Medical

2018.02.05

Dr. Fukushima Interview

World-renowned neurosurgeon, Dr. Takanori Fukushima,
talks about the wonder of Ikegami camera technology

January 12, 2018 : At Carolina Neuroscience Institute (Raleigh, North Carolina, U.S.A.), Mr.Kashimura, Director of Ikegami Tsushinki, talked to neurosurgeon Dr.Takanori Fukushima about Ikegami cameras.

Kashimura: “I heard that you have had a very long relationship with Ikegami. Can you tell me how this relationship began?”


(Left: Ikegami/Kashimura, Right: Dr.Fukushima)

Dr. Fukushima:
“It was 40 years ago, after finishing my first overseas work in 1978. The hospital I returned to in Japan was using a single-tube video camera at that time for microscopy. From that time on, I endeavored to create my own surgical technique using a high-performance camera, and I wanted to distribute the best surgical images to the world. After researching available camera technology, I encountered the Ikegami medical video camera MKC series, which was using three tubes for surgical microscopy at the time. The hospital immediately purchased the camera.”

Kashimura: “Please tell us what has impressed you the most about your relationship with Ikegami.”

Dr. Fukushima:
“It was probably the first time I saw the picture of Ikegami’s three-tube video camera. The “beautiful” impression still remains. Most notably, the camera’s ability to reproduce the color red was very impressive. When I introduced the surgical video using the Ikegami camera combined with my surgical technique at a conference presentation, I remember vividly the fact that the venue was silent.
 It supported the shooting of keyhole surgery (Dime surgery*) which was the technique I devised at that time. An American professor who saw the vividly recorded video of my breakthrough surgical procedure, came to Japan to observe the actual surgery.


3D camera LK series
2x camera heads (silver color) on arm

After that, I also exchanged opinions with the development manager of Ikegami and I remember well that I used the stereoscopic images captured by the developed 3D video camera LK series at the conference. It may have been a pioneer of medical 3D images.”

(*Dr. Fukushima’s Dime surgery is a technique that minimizes the range of craniotomy necessary for neuro surgery and minimizes the patient’s physical burden and risk.

 Kashimura: “What are your feelings about Ikegami’s products today?”

Dr.Fukushima:
“I am currently using Ikegami’s full HD camera. I’m very satisfied with the sensitivity and color reproduction, especially red color reproduction. Although I tried to compare it with other companies’ 4K cameras, I felt Ikegami’s image was overwhelmingly better despite being an HD camera. Also, I think that after-sales service, including rapid response, sets Ikegami apart from the competition.”

     
Surgical microscope with MKC-500HD  MKC-500HD Full HD camera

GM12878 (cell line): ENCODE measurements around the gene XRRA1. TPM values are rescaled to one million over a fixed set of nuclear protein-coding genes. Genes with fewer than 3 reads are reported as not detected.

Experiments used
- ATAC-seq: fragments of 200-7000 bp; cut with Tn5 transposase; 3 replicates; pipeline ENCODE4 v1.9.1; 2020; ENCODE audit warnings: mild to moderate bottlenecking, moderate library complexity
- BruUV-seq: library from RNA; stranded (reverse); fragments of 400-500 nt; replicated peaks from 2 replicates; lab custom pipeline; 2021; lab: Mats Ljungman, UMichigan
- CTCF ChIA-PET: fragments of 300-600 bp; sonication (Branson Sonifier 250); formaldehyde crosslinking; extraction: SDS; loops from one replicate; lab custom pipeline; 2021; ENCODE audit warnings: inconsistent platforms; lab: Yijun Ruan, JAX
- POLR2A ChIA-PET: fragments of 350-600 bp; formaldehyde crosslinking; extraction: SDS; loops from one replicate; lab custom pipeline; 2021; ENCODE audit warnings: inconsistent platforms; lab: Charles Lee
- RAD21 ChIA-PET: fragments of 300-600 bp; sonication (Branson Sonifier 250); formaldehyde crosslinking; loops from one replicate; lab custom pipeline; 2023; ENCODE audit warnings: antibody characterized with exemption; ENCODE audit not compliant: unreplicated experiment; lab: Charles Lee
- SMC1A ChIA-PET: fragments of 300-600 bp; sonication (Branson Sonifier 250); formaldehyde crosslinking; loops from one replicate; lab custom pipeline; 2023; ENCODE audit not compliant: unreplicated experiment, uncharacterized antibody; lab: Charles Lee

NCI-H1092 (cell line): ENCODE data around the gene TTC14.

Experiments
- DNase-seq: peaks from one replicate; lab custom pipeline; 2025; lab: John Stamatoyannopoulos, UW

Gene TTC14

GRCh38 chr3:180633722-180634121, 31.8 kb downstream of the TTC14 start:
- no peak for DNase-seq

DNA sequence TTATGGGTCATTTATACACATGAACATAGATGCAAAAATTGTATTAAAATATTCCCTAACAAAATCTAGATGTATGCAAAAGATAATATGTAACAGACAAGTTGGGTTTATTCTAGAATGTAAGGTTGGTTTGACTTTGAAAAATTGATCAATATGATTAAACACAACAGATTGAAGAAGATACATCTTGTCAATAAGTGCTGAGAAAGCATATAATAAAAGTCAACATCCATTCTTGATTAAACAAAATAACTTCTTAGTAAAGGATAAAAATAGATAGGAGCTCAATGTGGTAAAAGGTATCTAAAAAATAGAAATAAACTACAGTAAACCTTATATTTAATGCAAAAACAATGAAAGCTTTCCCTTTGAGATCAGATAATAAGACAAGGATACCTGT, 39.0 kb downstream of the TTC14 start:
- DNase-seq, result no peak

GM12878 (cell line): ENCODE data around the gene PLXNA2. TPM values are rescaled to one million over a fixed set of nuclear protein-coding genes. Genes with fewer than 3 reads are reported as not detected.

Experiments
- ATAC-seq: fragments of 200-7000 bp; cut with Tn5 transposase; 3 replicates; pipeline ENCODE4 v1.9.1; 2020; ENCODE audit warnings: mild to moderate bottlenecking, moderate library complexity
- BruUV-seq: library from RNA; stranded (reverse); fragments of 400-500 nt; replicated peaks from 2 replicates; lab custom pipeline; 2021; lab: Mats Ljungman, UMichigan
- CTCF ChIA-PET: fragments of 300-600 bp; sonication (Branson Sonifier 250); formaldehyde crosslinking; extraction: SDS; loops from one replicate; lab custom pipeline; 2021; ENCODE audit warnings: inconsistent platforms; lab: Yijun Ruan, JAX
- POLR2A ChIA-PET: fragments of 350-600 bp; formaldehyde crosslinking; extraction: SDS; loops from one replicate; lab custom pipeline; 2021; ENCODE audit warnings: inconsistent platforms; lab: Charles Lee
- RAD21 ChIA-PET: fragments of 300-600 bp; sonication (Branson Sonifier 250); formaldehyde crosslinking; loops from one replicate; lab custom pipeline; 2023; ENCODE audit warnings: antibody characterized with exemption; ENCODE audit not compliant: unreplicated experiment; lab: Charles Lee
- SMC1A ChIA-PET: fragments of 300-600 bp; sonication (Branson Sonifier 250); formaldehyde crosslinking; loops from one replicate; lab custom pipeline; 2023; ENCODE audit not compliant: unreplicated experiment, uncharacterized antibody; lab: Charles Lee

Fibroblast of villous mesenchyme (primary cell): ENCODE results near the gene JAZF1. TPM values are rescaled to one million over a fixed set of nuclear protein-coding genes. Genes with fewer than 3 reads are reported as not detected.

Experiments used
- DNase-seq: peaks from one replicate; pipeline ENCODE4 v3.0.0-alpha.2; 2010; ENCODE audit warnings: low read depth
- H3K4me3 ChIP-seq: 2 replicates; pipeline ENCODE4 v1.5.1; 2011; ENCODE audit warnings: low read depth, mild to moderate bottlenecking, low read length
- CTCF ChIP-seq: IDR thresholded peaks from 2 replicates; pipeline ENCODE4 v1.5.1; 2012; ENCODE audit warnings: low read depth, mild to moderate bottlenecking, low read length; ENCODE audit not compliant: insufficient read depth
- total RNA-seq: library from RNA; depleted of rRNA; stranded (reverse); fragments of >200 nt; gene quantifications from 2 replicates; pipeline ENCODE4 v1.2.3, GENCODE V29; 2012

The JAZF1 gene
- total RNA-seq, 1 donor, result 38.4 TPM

Kashimura: “Ikegami Tsushinki is currently focusing on the development of 8K / 4K cameras. Moving forward, what kind of contribution can the imaging equipment provide to neurosurgery, and also what do you expect from the future of video equipment?”


MKC-750UHD
High resolution 4K camera

Dr. Fukushima:
“I expect higher resolution cameras. We want you to contribute to further medical development by pursuing technology of high definition as full HD, 4K, even 8K.”


In summary, we received the message from Dr. Fukushima to Ikegami Tsushinki.

In summary, we received the message from Dr. Fukushima to Ikegami Tsushinki.

“After all, the essence of Ikegami is broadcasting cameras. As a video professional, I want you to continue to show a firm presence for broadcasting cameras that require high quality. And in the medical market, we want to seek higher definition such as promotion of 4 K and unquestionably demonstrate its technical capabilities in the medical field.

I think that Ikegami is a good place to make full use of development power and innovative ideas. Please pursue making better things than other companies, and focus on ‘making the best in Japan, the best in the world,’ to disseminate to the whole world.”


Dr. Fukushima’s career

  •  Born 1942 in Tokyo.
  •  Graduated from the University of Tokyo School of Medicine in 1968 and began his neurosurgical training at the University of Tokyo Hospital. Developed the world’s first neuroendoscopy in his first year of residency and gained the attention of the world at the age of 27.
  •  Associate of the University of Berlin Steglitz Clinic Neurosurgery Research of Germany, and the U.S. Mayo Clinic Neurosurgery clinical research. He served as an assistant at the University of Tokyo Hospital Neurosurgery from 1978 to 1980. In 1980 he became the director at Mitsui Memorial Hospital Neurosurgery.
  •  Dr. Fukushima participated in establishing the skull base surgery program at the UCLA Department of Neurosurgery from 1989-1990.
  •  He was appointed to the University of Southern California Medical Center, Professor of Neurosurgery in 1991. The U.S. granted him a permanent residence visa.
  •  In 1994, he served at the Pennsylvania Medical College Allegheny General Hospital as a Neurosurgery Professor and a director at the Institute of Neurological Surgery at Allegheny Skull Base Surgery Center. While touring all around the world for surgery and lectures, he holds skull base surgery training seminars.
  •  He became a Professor at Duke University Neurosurgery and started Carolina Skull Base Surgery Center 1998. Currently, he founded Carolina Neuroscience Institute.
  •  Dr. Fukushima is described by many as “The nation’s top influence” of neurosurgery microscopic surgery. He is a visiting professor at the Karolinska Institute in Sweden, Honorary Professor of the University of Marseille, France, University of Rome, Italy.

 (Above was cited from “Website of neurosurgeon Takanori Fukushima” http://takanorifukushima.com/)


Contact Us

Contact in accordance with your request.